- Jan 2, 2006
It's not that the 4 seasons chart is flat out wrong everywhere. Most of the time they're pointing you to the underhood labels anyway. Problem is, they do have some incorrect info in some places, making you verify the chart as you use it.Bottom line you can't trust the Four Seasons Chart.. refer to service manual for year and car and also look at existing AC lables..
On a few occasions the factory literature gets behind in any changes or even flat out typos and wrong info, but that's rare. The underhood labels won't change but don't always tell the entire story. And that's why I wonder that if you put just 6 ounces in the system, 3 in the compressor and 1 in the evap, 1 in the accumulator, and one in the condenser, for example, the CSM still wants you to put 2 more ounces into the accumlator to make up for the oil sucked into the desiccant that ain't coming out. So 8 ounces isn't really off that mark- problem is for me it doesn't tell you why they state 8 ounces on the 4 seasons chart. GM manuals sorta get around to mentioning that. There isn't a "here's what you do step by step" laid out in a GM manual. You have to read between the lines.
Additionally, the 1978 CSM discusses how new GM units come with 5.5-6.5 ounces of oil in the compressors and to drain it out before installation and then refill with 3 ounces of oil. Well, later GM compressors came without oil. Even has a tag on it that says basically it's shipped without oil and you need to add oil to it. They put just enough oil in it during assembly to keep the bearings lubed and that's it.
And that's probably the best way to do it. Not going to argue with professional experience.On mine...I started with fresh and dry components. The compressor was a new Delco unit that I emptied and added the amount of mineral oil in the service manual. Adding the amounts of mineral oil to directly to each component worked out very well for me as it has many times in the past. You can throw all of this information out when you bring 134a or different refrigerants and oils into the equation. But from my experience (35 years working in the automotive field) you cant go wrong using the GM capacities if you are dealing with an R12 system and using factory sized components.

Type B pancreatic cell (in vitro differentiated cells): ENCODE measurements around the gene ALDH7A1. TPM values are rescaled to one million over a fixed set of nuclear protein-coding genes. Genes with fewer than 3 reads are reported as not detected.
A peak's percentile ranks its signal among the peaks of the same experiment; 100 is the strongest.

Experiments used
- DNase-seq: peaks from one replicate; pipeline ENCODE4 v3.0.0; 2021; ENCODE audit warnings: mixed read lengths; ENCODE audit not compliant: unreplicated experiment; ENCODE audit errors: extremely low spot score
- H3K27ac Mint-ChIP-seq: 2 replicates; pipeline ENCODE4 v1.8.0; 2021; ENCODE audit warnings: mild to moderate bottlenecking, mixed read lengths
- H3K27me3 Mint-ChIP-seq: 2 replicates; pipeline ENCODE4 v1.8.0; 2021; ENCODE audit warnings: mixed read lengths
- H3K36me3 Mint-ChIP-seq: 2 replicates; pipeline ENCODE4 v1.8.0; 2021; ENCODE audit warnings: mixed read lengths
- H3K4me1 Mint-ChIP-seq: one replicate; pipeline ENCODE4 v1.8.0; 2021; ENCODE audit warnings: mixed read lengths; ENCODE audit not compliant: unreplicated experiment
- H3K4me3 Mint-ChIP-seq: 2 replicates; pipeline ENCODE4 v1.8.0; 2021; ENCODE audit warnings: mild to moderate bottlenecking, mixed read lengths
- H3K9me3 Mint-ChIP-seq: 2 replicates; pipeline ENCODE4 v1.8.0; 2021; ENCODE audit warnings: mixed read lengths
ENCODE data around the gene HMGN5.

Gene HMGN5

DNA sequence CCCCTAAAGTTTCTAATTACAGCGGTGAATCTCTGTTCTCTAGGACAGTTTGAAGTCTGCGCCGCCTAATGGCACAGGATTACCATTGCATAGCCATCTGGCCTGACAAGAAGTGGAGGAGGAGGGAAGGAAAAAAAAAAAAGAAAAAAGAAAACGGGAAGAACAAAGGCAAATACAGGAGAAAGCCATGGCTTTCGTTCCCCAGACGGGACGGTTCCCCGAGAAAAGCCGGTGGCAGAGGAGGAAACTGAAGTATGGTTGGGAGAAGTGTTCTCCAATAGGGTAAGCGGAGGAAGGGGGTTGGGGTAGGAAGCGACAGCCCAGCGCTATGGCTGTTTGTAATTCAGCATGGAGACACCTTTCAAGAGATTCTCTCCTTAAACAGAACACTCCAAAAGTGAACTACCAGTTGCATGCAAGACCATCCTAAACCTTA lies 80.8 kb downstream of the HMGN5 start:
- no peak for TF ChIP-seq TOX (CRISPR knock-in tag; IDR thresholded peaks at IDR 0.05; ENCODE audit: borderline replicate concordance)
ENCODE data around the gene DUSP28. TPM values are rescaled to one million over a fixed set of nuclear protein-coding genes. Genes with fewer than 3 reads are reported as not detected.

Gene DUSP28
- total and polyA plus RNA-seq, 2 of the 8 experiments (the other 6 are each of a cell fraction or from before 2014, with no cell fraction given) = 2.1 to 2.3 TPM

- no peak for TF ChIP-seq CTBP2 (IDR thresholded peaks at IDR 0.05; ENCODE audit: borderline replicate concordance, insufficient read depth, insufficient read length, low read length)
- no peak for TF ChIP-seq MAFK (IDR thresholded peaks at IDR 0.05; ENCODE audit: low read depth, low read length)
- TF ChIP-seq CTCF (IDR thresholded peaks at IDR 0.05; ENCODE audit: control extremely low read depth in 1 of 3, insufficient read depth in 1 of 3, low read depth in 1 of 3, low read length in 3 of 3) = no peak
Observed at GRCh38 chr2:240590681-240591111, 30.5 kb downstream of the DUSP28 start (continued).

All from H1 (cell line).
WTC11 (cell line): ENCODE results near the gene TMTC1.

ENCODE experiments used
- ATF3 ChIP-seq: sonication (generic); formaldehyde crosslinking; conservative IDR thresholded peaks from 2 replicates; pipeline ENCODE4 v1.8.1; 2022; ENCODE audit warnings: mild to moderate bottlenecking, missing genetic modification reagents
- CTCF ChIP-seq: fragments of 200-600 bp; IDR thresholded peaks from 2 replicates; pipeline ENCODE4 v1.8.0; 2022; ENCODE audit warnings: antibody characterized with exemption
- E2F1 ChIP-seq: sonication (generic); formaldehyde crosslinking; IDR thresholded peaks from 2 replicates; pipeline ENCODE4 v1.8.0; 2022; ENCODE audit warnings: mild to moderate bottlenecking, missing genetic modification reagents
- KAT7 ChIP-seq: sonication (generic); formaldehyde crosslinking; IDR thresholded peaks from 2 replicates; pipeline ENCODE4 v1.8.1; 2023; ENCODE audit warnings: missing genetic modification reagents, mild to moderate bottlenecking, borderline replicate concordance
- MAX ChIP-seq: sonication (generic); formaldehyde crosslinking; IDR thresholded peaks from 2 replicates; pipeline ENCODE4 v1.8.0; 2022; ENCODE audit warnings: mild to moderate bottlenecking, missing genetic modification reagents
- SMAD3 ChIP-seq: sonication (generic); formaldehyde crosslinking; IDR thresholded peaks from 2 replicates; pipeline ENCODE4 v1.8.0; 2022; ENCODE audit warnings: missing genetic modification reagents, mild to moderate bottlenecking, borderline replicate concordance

Thinking more about it, approx. 8 ounces of oil into a totally new system with a new accumulator is probably best to allow for the desiccant sock to absorb a couple ounces of the oil, allowing for 6 "free" oil to roam the system and keep the compressor constantly lubed, which is the main point anyway. And anytime you open the sysytem it's probably a good idea to get a new accumulator anyway because letting the desiccant absorb moisture from the air just sitting around open will saturate it. Keep in mind, check to see if it's compatible desiccant for the type of refrigerant you're using. The newer stuff claims to work with both 134 and 12 (XH7 and XH9), but the original old school GM accumulators are just for 12 (HX5). Of course, if you don't replace the accumulator, you can skip the extra 2 ounces of oil.
My thoughts are make sure there's at least 6 "free" ounces minimum with an R-4 system, but a couple ounces more ain't going to hurt it when you replace junk in the system. GM tends to imply you should anyway with new accumulators. My concern is that R-4's have no oil reservior so all the lubricant has to come from the refrigerant/oil mix as it passes through the compressor so 6 would be the absolute minimum.